Calling New Patent Law Professors

by Dennis Crouch

Every year, law schools advertise open faculty positions via a Faculty Appointments Register sponsored by the American Association of Law Schools (AALS).  This year’s list was just released, and lots of schools are looking to hire patent and IP professors. The list includes:

Akron, American University, Barry University, Baylor, Chicago-Kent, Drake, Duquesne, Florida A&M, GWU, Hawaii, Louisville, New England, New York Law School, Northern Kentucky, Oklahoma, Ole’ Miss, Seattle, Stetson, Suffolk, Suffolk, Texas Tech, U Florida, U Mass, UC Davis, UC LA, UIC (Chicago), UNH (Franklin Pierce), USC, & U San Francisco.

Note that top ranked law schools rarely advertise for particular subject matter areas.  For the most part, new tenure-track law professors will have already published law review articles and have some sort of teaching experience.  A number of schools though are also considering clinical and administrative positions that would have different expectations.  The hiring process is a bit cumbersome at most schools because the faculty as a whole typically vote on whether to extend an offer.  At Mizzou, we begin the recruitment process in late August and then usually vote in early December.  The new hire then starts work the following summer.  We’re not hiring in IP this year, but are looking to hire several candidates folks — primarily focusing on the areas of Criminal Law/Procedure; Evidence; Constitutional Law courses (including First Amendment); Contracts; Dispute Resolution; and Veterans benefits (clinic).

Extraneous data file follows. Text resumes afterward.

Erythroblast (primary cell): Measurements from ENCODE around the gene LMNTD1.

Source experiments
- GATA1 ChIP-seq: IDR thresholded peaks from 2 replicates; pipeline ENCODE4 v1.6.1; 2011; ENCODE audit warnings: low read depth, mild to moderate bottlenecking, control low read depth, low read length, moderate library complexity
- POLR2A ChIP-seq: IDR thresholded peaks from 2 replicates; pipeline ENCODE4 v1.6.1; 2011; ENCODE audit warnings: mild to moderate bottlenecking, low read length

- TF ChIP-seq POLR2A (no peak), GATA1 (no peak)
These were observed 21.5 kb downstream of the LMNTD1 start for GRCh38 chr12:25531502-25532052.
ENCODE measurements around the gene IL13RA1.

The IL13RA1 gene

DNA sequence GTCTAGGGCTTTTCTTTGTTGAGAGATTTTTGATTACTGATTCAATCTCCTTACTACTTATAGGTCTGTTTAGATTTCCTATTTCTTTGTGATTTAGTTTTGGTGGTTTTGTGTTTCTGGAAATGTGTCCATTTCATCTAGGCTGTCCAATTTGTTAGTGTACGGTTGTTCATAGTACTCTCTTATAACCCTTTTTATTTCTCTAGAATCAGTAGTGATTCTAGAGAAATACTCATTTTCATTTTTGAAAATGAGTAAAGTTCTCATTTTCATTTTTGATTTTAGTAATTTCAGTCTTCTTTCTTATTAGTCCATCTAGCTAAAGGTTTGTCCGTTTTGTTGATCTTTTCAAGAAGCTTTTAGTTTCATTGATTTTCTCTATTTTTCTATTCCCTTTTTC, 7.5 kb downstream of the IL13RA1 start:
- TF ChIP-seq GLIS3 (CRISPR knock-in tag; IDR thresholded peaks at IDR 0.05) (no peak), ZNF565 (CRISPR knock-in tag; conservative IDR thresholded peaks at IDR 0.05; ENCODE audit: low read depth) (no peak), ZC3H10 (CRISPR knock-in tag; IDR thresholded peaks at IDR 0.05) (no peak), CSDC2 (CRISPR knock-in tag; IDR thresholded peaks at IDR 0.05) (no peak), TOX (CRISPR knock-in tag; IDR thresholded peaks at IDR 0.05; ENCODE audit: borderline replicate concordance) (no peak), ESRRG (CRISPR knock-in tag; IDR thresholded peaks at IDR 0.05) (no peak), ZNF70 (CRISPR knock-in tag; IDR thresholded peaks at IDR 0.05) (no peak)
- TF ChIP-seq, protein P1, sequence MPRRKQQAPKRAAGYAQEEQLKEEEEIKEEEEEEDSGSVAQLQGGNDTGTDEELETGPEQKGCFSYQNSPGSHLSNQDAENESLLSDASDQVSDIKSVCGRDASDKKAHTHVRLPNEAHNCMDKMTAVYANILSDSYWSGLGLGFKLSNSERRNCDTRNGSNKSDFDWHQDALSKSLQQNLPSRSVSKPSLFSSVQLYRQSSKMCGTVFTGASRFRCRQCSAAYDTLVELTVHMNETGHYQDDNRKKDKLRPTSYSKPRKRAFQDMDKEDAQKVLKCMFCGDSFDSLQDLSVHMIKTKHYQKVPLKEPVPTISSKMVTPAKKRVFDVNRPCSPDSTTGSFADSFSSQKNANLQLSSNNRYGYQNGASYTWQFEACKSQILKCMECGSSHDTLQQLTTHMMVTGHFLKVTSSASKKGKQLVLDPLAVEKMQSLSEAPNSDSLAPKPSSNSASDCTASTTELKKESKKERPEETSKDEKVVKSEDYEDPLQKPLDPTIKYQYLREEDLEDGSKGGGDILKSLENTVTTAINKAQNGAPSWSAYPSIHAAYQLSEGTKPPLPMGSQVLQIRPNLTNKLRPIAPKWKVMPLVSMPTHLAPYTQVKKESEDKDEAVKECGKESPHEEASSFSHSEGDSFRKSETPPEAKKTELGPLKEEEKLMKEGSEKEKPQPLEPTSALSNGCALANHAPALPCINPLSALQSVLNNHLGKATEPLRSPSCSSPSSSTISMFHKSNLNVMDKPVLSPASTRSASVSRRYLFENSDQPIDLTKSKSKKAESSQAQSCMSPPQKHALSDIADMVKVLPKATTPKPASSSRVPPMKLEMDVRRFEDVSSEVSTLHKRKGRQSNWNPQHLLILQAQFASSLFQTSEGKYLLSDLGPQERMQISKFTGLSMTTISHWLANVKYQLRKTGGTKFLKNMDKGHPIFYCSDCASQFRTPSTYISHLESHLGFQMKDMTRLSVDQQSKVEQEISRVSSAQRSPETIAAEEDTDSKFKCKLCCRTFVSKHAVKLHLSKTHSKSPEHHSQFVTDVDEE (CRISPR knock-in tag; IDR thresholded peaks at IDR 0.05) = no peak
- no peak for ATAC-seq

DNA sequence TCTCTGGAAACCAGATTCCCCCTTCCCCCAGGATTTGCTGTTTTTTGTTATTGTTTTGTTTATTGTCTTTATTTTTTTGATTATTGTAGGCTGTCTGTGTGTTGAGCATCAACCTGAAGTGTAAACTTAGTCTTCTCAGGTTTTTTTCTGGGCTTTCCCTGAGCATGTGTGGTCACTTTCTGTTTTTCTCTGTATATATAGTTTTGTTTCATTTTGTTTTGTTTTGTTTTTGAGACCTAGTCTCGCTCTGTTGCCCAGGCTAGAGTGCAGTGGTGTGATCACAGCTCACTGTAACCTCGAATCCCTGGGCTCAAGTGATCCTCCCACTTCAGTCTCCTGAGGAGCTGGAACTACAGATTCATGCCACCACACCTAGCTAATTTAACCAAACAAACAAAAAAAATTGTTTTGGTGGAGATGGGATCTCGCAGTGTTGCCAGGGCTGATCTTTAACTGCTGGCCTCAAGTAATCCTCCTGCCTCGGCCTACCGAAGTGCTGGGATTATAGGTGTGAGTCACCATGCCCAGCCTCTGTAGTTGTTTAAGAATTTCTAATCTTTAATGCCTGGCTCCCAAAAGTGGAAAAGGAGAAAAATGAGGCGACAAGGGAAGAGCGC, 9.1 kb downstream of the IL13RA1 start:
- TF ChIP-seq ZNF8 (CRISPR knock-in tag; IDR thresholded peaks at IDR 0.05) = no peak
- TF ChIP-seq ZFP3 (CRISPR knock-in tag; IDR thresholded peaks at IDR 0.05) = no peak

29 thoughts on “Calling New Patent Law Professors

  1. 6

    Are any of these jobs open to light-skinned men who only have sex with women?

    Are they only open to people who accept the tenets of “divisiveness, intolerance and exclusion” (DIE)?

  2. 5

    And speaking of “Academia,” happy anniversary to the “dead space of Ethics” on this blog — it has been exactly one year since we have seen a post in the “Meta-lands” of the Ethics side of this blog.

    1. 5.1

      I noticed that a couple of days ago. I somewhat enjoyed his writing.

      1. 5.1.1

        Me too – when it occurred.

        Sadly, actual application of legal ethics just did not appear to be a desired part of “The Narrative.”

  3. 4

    Question for Prof. Crouch: I have an LLM in IP law, experience as a patent examiner and as corporate counsel, JD, law license, etc. but I feel I need to pass the patent bar exam first before applying for the highly competitive job of IP law professor. Am I wrong in thinking I need the reg number first or is the demand for IP law profs that great right now?

    1. 4.1

      Wow – so much “schooling” and so little practical knowledge (judging from your past ‘contributions’).

      You would fit right in with the academic world Jr.

      1. 4.1.1